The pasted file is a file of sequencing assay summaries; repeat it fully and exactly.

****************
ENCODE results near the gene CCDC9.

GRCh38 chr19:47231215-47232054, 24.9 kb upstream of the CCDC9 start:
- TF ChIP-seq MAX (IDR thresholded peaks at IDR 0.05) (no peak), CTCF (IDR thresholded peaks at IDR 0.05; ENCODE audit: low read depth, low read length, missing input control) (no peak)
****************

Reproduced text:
ENCODE results near the gene CCDC9.

GRCh38 chr19:47231215-47232054, 24.9 kb upstream of the CCDC9 start:
- TF ChIP-seq MAX (IDR thresholded peaks at IDR 0.05) (no peak), CTCF (IDR thresholded peaks at IDR 0.05; ENCODE audit: low read depth, low read length, missing input control) (no peak)